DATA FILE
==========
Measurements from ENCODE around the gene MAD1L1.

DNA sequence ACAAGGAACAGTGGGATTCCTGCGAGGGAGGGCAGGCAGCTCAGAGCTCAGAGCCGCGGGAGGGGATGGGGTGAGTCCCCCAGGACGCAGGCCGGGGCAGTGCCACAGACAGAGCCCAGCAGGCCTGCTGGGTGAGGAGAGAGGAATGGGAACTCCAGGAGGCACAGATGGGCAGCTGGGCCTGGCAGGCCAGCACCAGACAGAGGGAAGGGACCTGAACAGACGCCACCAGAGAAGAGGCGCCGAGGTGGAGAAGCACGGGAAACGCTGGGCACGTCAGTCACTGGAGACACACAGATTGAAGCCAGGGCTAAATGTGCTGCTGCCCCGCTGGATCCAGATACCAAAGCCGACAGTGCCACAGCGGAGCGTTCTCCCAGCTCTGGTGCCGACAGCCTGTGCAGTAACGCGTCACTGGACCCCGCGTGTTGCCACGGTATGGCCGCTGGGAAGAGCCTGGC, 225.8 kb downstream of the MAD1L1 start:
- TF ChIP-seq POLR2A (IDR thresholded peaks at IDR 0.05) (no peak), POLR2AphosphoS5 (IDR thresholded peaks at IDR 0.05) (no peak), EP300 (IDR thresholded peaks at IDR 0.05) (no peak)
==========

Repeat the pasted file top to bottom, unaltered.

Measurements from ENCODE around the gene MAD1L1.

DNA sequence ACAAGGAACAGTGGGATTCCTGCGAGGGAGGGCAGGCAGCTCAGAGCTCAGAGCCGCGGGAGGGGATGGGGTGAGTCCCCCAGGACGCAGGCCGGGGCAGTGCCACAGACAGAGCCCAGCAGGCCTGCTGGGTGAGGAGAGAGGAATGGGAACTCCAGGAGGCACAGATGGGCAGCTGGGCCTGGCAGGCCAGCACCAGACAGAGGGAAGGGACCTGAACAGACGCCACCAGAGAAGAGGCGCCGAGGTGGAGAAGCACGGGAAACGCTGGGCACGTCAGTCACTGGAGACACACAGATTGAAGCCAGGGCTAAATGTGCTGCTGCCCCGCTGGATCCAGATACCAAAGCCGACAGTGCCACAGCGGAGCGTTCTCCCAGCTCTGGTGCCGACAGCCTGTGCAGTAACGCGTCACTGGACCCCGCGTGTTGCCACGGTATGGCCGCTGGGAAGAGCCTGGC, 225.8 kb downstream of the MAD1L1 start:
- TF ChIP-seq POLR2A (IDR thresholded peaks at IDR 0.05) (no peak), POLR2AphosphoS5 (IDR thresholded peaks at IDR 0.05) (no peak), EP300 (IDR thresholded peaks at IDR 0.05) (no peak)